Submitted by Taps Coogan on the 26th of November 2019 to The Sounding Line.
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As has been widely discussed, the Federal Reserve resumed large scale Treasury purchases on October 15th and will be growing its balance sheet by $60 billion a month until at least sometime “into the second quarter of 2020.”
The problem necessitating the Fed’s newest treasury buying program (‘Not-QE‘) is a shortage of the excess bank reserves required to maintain the structure of overnight lending markets at increasingly low interest rates while funding-markets simultaneously digest all-time record high corporate and government bond issuance. Indeed, the need to expand the Fed’s balance sheet (the monetary base) is a predictable reaction to runaway federal and corporate borrowing (we anticipated it, as did others).
Despite the Fed’s ongoing efforts to downplay the significance and impact of its ‘Not-QE’ program, it is the very fact that QE is widely recognized as unwarranted based on current economic fundamentals that makes it so significant. Indeed, ‘Not-QE’ marks the moment when fiscal policy (aka runaway deficits), not economic fundamentals, starts setting monetary policy. To illustrate that point, consider this:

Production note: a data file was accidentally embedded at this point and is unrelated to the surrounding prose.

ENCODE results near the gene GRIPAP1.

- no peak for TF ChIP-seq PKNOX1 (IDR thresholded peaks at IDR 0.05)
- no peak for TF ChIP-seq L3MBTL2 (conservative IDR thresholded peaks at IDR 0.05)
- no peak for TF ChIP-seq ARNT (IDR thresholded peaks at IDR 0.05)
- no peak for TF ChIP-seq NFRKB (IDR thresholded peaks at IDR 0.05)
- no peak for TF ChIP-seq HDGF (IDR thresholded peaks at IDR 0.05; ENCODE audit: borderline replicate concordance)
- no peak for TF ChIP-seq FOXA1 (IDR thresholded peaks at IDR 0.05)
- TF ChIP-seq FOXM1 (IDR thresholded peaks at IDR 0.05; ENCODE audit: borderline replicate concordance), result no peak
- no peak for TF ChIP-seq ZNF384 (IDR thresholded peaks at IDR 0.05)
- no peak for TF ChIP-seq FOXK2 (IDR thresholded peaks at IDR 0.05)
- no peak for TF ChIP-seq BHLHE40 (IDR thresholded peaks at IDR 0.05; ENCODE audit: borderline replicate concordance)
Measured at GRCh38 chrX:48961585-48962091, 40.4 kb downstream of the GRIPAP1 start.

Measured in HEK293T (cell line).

The CBO forecasts that the US federal budget deficit for the current fiscal year (FY 2020) will be an all-time record high of $1.008 trillion. $1.008 trillion equates to a monthly federal deficit of $84 billion. Meanwhile, the Fed is now ‘printing’ an additional $60 billion a month and buying treasury debt in order to expand the monetary base and accommodate growing liquidity demands. In other words, the Fed will be indirectly monetizing 71% of the monthly federal deficit at least until the second quarter of 2020. However, as recently as 2015, the monthly deficit was ‘just’ $27.25 billion. Put differently, if the federal government could reduce its deficit to 2015 levels, it would free up for financial markets almost exactly the same $60 billion of liquidity that the Fed is now printing every month.
Because the federal deficit is universally expected to continue to grow for decades, it seems doubtful that the Fed’s balance sheet growth will be ending any time soon. In any event, it will not end so long as the Fed wants to keep short term interest rates low. Welcome to QE-Forever.
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